Risperdal, a medication manufactured and marketed by pharmaceutical giant Johnson & Johnson subsidiary won approval from the Food and Drug Administration in 1993.
The medication was approved after testing and reviews processes directly for the treatment of schizophrenia and mixed episodes of bipolar disorders.
Since then, mistakes because of a name similarity with another medication and illegal sales and marketing practices involving unapproved off-label uses have forced the companies to defend themselves against Risperdal lawsuits and make warning label changes for consumers and health care professionals.
The Risperdal lawsuits most commonly involve a condition known as gynecomastia, a benign enlargement of breast tissue in males, which can have devastating physical and emotional effects.
These victims are seeking compensation for medical costs, pain and suffering and other expenses they say have been caused by side effects that they were not warned about.
Risperdal also has been linked to following health complications, some of which are life-threatening:
- Heart attacks
- Mortality in the elderly with dementia and related psychosis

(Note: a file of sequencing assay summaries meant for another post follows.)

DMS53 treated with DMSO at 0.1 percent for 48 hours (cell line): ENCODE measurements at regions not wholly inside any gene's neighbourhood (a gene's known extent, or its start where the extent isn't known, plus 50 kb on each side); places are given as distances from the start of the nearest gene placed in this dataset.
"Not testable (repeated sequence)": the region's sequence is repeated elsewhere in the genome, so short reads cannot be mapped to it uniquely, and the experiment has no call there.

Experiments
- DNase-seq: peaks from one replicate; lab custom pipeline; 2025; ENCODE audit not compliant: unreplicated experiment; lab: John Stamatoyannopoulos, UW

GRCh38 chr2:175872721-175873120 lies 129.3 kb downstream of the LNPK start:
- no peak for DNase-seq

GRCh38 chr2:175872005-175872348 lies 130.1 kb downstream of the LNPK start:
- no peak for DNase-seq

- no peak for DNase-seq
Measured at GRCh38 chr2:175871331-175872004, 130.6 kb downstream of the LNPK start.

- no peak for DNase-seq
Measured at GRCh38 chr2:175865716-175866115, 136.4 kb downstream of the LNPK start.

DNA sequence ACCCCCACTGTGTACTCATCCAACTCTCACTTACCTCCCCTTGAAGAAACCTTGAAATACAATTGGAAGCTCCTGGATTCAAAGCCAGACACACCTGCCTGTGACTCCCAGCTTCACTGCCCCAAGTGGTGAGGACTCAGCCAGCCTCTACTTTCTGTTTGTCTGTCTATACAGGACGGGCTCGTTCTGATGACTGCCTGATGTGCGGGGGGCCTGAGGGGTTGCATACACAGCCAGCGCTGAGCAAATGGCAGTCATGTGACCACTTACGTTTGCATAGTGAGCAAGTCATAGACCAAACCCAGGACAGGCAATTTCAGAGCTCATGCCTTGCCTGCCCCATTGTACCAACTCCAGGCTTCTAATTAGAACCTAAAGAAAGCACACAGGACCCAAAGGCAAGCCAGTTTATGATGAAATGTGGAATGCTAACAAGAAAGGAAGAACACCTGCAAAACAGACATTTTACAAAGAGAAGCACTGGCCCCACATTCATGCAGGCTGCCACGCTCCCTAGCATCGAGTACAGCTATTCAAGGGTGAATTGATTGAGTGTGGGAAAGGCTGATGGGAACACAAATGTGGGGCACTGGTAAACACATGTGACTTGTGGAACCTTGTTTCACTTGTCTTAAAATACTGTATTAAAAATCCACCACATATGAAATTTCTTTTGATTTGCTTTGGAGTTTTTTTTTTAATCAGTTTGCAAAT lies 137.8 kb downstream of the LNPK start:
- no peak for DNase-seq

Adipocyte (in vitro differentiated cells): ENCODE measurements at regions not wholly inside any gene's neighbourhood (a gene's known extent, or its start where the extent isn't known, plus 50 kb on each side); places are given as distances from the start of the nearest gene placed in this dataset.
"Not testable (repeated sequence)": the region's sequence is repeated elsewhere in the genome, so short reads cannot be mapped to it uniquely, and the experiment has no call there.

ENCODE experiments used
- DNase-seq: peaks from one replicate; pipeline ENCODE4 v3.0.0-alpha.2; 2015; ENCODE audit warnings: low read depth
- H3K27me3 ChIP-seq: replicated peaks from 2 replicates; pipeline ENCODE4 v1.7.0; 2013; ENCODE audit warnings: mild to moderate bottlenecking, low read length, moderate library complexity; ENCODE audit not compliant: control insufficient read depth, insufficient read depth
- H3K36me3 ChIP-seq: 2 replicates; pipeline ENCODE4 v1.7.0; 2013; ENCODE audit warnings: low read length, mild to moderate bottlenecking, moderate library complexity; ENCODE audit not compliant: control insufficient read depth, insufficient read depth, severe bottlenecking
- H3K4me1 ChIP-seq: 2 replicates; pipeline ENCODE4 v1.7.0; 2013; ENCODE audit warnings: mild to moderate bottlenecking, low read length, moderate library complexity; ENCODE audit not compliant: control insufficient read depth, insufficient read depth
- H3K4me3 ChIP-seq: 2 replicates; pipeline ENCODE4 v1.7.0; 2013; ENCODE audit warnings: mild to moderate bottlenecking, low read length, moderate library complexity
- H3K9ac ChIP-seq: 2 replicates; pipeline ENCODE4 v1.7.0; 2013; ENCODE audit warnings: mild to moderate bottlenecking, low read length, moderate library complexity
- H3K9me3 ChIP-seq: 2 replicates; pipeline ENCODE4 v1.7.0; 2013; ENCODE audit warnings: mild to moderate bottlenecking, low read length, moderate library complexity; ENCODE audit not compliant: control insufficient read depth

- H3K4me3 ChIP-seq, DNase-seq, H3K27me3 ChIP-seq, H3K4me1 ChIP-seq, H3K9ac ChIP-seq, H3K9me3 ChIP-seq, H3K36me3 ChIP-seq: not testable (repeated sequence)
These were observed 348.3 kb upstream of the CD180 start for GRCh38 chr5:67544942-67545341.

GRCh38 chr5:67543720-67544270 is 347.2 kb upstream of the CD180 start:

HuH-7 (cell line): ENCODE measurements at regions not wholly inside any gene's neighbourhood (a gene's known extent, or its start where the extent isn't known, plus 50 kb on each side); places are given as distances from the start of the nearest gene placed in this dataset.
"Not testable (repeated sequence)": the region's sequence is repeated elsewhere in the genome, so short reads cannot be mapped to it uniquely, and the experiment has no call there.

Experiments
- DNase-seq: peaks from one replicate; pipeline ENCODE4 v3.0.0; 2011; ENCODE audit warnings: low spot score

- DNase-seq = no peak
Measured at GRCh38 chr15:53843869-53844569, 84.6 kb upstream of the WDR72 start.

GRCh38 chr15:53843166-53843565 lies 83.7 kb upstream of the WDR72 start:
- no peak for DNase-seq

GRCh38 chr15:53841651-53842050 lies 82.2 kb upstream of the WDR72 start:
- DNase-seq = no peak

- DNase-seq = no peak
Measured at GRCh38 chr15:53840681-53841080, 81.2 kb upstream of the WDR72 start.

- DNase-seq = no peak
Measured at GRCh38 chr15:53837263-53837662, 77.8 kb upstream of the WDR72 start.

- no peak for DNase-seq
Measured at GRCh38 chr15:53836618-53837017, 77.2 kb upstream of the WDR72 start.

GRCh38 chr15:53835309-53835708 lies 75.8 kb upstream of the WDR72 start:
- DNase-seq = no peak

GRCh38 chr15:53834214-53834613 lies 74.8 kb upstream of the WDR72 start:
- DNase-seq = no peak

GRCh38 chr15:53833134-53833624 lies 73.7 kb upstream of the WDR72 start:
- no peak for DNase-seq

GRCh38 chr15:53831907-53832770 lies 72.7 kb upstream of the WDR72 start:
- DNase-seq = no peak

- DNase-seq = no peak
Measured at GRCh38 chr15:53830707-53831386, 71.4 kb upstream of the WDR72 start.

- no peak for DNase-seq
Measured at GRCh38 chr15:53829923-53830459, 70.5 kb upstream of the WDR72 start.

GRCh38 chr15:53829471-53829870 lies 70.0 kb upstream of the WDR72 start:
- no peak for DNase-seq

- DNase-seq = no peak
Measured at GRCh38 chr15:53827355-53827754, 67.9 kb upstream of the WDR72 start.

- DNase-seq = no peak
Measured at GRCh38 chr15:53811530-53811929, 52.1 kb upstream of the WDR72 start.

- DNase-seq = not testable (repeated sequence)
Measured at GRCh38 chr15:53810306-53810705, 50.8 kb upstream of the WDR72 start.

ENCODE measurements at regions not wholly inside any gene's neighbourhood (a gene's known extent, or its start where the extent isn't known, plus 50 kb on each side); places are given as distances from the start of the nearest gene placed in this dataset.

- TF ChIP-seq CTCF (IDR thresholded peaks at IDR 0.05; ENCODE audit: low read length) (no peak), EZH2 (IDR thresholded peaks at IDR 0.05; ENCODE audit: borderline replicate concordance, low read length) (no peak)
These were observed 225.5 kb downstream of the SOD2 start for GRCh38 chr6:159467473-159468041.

- Suicidal thoughts
- Pituitary tumors
- Prolactin production
- Pituitary tumors
- Tardive Dyskinesia
- Neuroleptic Malignant Syndrome (NMS)
- Sudden weight gain
- Bone loss
Janssen Pharmaceuticals and Johnson & Johnson, have pleaded guilty and agreed to pay more than $1.67 billion in criminal fines and civil settlements over the way they marketed and sold Risperdal for off-label uses not approved by the FDA.
Another issue with Risperdal developed in 2011, when the FDA issued a warning alerting the public to medication error reports in which patients were given risperidone (Risperdal) instead of ropinirole (Requip) and vice versa. In some cases, patients who took the wrong medication needed to be hospitalized.
The FDA determined that the factors contributing to the confusion between the two products include:
- Similarities of both the brand (proprietary) and generic (established) names
- Similarities of the container labels and carton packaging
- Illegible handwriting on prescriptions
- Overlapping product characteristics, such as the drug strengths, dosage forms, and dosing intervals.
The FDA also issued the following recommendation:
“Patients who take Requip, Risperdal, or their generic equivalents are reminded to take note of the name and appearance of their medication, know why they are taking it, and to ask questions when the medication appears different than what they expect.
“Healthcare Professionals are reminded to clearly print or spell out the medication name on prescriptions and make certain their patients know the name of their prescribed medication and their reason for taking it.”